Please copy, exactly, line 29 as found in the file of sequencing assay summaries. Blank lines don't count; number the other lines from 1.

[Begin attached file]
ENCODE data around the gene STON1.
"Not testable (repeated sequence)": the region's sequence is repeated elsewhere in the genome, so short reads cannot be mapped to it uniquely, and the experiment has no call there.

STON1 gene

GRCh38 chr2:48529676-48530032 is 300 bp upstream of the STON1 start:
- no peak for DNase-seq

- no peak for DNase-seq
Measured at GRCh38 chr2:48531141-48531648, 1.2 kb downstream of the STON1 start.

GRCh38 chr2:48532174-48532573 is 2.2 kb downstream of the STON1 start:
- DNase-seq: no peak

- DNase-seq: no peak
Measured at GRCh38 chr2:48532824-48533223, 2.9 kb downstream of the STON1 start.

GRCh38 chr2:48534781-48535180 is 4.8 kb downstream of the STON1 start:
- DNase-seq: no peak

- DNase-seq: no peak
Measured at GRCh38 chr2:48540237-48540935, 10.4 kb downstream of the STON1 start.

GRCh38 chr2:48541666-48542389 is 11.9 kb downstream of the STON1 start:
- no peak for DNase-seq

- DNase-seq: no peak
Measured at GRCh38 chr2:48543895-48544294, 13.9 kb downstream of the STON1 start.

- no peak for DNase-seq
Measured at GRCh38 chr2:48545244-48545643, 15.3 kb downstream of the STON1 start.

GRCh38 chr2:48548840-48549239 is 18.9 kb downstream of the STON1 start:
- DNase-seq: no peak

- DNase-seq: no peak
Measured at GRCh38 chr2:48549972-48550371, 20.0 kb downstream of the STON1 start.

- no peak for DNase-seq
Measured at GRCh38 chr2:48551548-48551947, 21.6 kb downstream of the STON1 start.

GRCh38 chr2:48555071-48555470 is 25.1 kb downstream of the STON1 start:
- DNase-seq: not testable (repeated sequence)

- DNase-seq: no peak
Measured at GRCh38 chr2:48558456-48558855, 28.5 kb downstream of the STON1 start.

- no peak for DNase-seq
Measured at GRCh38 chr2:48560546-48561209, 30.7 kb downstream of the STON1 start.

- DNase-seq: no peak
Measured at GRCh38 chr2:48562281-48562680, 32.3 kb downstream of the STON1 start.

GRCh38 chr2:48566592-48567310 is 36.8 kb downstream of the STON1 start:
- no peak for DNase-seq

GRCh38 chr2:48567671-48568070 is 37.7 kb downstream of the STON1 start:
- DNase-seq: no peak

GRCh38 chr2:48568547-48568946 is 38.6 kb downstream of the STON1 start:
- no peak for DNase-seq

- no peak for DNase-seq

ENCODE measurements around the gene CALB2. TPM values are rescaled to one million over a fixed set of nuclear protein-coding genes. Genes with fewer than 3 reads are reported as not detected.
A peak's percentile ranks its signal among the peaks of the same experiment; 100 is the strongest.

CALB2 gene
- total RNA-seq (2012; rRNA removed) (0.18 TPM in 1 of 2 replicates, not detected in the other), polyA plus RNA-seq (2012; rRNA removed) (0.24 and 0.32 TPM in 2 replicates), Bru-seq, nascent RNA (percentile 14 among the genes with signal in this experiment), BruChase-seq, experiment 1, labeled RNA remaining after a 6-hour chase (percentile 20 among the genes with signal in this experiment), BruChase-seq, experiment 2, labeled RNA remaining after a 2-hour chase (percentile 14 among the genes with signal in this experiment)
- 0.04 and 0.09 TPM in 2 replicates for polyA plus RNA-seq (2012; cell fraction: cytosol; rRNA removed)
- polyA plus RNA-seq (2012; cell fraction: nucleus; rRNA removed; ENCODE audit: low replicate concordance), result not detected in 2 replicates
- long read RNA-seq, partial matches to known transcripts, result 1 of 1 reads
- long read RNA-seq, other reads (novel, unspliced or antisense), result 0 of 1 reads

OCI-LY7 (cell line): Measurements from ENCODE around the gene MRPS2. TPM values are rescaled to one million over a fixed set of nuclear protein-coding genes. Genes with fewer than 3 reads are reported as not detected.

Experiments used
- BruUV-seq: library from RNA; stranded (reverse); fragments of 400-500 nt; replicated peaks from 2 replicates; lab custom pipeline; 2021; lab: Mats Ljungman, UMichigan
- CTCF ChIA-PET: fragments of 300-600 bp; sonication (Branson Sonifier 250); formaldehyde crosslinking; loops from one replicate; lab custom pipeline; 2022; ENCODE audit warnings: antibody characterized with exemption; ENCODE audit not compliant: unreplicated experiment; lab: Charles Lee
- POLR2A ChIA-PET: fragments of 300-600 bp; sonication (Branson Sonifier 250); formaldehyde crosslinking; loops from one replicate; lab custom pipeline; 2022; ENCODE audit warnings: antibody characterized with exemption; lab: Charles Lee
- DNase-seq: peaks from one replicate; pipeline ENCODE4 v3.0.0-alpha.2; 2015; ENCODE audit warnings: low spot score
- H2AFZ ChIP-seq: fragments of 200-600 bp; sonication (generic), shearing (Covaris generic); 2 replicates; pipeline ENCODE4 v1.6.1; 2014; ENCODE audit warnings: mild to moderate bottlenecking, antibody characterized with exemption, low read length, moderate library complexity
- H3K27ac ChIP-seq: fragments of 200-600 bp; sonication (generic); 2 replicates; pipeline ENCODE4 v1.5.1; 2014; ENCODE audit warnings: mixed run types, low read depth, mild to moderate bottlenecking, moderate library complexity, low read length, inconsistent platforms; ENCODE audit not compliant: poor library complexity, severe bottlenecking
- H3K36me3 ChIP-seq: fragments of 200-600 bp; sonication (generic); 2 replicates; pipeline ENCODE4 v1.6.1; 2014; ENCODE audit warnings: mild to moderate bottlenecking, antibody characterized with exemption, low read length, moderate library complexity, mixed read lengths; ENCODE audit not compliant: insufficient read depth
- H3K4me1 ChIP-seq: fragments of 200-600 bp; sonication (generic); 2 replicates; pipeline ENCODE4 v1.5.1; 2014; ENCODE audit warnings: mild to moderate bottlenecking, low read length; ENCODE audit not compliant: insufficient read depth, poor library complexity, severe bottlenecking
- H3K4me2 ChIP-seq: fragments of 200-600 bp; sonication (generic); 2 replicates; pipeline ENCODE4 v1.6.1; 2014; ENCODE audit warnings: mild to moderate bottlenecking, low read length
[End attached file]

- DNase-seq: not testable (repeated sequence)